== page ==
Are national stereotypes in alcohol consumption such as 'British' and 'Mediterranean' justifiable? Can academic historians add another dimension to the prevention and legislative debates?

This new report found significant rises in alcohol and other substance use by teenagers, thus reversing a decade of steady overall decline. They also report that many parents are unable or unwilling to deal with the problem.

The Partnership for a Drug Free America and MetLife Foundation finds the number of teens in grades 9-12 that used alcohol in the past month has grown by 11 percent, (from 35 percent in 2008 to 39 percent in 2009), past year Ecstasy use shows a 67 percent increase (from 6 percent in 2008 to 10 percent in 2009) and past year marijuana use shows a 19 percent increase (from 32 percent in 2008 to 38 percent in 2009).

The study also highlights negative shifts in teen attitudes, particularly a growing belief in the benefits and acceptability of drinking and other drug use. The percentage of teens agreeing that 'being high feels good' increased significantly from 45 percent in 2008 to 51 percent in 2009, while those saying that "friends usually get high at parties" increased from 69 percent to 75 percent over the same time period. Furthermore, there was a significant drop in the number of teens agreeing strongly that they "don't want to hang around drug users" – from 35 percent in 2008 to 30 percent in 2009.

Uses of ecstasy on a monthly, annual or ever use basis remain significant, despite the drug's lower media profile in recent years. This might suggest that media coverage is misleading. Patterns of drug use can shift rapidly and dramatically according to trends and particularly when young people move from one educational stage to another.

The authors comment that, "The resurgence in teen drug and alcohol use comes at a time when pro-drug cues in popular culture – in film, television and online – abound, and when funding for federal prevention programs has been declining for several years."

Concerns are raised about teens being as likely to obtain information about drugs from attractive internet sites like youtube as from more controlled sources such as schools and government campaigns.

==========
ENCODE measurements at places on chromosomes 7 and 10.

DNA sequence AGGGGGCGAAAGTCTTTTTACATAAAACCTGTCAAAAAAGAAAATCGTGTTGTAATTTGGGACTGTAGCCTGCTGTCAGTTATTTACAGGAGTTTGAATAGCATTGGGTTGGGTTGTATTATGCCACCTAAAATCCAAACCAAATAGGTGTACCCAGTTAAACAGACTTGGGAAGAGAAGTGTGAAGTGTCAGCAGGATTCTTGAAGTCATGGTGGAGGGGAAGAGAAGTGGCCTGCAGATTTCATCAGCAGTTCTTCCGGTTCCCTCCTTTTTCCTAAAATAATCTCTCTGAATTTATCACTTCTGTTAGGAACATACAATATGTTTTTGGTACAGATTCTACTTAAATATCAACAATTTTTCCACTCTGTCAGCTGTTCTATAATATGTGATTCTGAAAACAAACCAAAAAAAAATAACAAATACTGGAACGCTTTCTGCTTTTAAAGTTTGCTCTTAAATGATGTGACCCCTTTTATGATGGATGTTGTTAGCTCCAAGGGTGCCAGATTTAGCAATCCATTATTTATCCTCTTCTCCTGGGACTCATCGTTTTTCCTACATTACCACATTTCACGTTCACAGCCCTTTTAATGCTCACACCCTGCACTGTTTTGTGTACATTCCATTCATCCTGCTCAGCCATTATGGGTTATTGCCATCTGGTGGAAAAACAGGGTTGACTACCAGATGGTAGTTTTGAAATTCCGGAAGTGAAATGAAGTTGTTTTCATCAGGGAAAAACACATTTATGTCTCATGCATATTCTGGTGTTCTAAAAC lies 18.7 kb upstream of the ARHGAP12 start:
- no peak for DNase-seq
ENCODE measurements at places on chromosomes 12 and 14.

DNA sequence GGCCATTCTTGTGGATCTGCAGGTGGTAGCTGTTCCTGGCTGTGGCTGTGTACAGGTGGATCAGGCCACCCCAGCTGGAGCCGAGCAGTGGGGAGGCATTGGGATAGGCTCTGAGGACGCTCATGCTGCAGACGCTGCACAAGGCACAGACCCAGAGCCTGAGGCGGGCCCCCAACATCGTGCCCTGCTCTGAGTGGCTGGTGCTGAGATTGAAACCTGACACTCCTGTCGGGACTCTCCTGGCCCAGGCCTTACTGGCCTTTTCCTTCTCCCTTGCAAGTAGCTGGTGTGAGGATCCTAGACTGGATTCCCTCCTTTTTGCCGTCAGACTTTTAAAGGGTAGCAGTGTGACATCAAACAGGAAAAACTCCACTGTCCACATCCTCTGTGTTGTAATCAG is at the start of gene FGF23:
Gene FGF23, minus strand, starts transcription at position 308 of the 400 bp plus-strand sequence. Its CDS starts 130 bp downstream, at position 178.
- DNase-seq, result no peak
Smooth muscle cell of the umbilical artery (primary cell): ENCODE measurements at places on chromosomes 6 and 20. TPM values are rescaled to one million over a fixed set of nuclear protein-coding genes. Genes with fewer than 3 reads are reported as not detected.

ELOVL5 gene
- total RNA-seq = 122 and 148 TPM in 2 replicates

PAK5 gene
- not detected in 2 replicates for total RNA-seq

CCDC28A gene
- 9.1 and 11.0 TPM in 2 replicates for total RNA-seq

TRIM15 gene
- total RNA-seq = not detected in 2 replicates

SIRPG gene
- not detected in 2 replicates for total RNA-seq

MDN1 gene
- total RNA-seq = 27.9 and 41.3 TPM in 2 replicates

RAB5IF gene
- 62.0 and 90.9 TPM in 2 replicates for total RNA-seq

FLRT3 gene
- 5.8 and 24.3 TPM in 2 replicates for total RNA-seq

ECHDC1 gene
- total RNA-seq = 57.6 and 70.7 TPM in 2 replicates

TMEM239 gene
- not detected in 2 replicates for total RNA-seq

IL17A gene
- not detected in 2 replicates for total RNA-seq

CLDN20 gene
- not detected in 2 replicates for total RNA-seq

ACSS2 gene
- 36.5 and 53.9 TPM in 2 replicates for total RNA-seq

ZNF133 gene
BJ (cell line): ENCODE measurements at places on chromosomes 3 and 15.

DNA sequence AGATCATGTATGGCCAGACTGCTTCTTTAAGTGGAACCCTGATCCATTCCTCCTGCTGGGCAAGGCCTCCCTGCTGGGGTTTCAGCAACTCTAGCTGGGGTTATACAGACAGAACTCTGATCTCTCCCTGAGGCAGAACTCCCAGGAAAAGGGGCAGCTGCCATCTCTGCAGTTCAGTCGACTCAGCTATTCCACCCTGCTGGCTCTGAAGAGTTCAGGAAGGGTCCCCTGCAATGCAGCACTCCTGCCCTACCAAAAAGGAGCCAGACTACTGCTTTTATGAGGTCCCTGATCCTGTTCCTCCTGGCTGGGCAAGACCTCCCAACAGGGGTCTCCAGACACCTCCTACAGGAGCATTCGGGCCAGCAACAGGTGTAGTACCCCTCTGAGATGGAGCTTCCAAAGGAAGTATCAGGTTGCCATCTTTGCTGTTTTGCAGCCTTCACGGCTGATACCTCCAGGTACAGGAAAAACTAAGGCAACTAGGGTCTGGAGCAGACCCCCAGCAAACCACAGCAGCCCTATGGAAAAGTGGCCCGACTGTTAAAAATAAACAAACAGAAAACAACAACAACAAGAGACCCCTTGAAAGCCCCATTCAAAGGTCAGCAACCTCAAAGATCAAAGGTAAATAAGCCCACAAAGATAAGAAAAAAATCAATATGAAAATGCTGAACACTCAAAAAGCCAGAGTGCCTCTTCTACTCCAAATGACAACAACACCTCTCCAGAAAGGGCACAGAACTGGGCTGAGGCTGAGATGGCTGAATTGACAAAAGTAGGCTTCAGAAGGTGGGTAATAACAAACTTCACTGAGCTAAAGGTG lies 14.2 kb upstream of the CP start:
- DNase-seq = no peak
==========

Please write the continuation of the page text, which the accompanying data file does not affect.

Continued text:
Parents were also surveyed and 20 percent say their child (ages 10-19) has already used drugs or alcohol beyond an 'experimental' level. Among parents of teens ages 14-19, that percentage jumps to 31 percent, nearly one third.

Disturbingly, among those parents of teens who have used, nearly half (47 percent) either waited to take action or took no action at all – which studies show put those children at greater risk of continued use and negative consequences.

"We're very troubled by this upswing that has implications not just for parents, who are the main focus of the Partnership's efforts, but for the country as a whole," said Partnership Chairman Patricia Russo. "The United States simply can't afford to let millions of kids struggle through their academic and professional lives hindered by substance abuse. Parents and caregivers need to play a more active role in protecting their families, trust their instincts and take immediate action as soon as they sense a problem."

Teen abuse of prescription and over-the-counter medicines has remained stable with about 1 in 5 teens in grades 9-12 reporting abuse of a prescription medicine at least once in their lives, and 1 in 7 teens reporting abuse of a prescription pain reliever in the past year. Eight percent have reported cough medicine abuse in the past year. The percentage of teens believing that prescription drugs are easy to obtain from parental medicine cabinets has risen, however, from 56 to 63 per cent.

Teen smoking rates have remained stable with 25 percent of teens reporting smoking cigarettes in the past month. Teen inhalant use remains steady at 10 percent for past year use, yet only 66 percent of teens report that "sniffing or huffing things to get high can kill you," significantly less than the 70 percent of teens who agreed just last year. Steroid and heroin use among teens remains low at 5 percent for lifetime use.

The findings might appear to contradict other studies, but the PATS methodology has remained consistent for many years. Furthermore, our article on December's Monitoring the Future study showed some warning signs.

More Teens Using Alcohol, Ecstasy and Marijuana Makes Early Parental Action Even More Critical
Time to Talk - PDFA's step by step resources for parents
Trends of tobacco use by American teenagers - Previous coverage here featuring the NIH survey Monitoring The Future
Prevention-Smart Parents - Mentor's online resource for parents concerned about drug misuse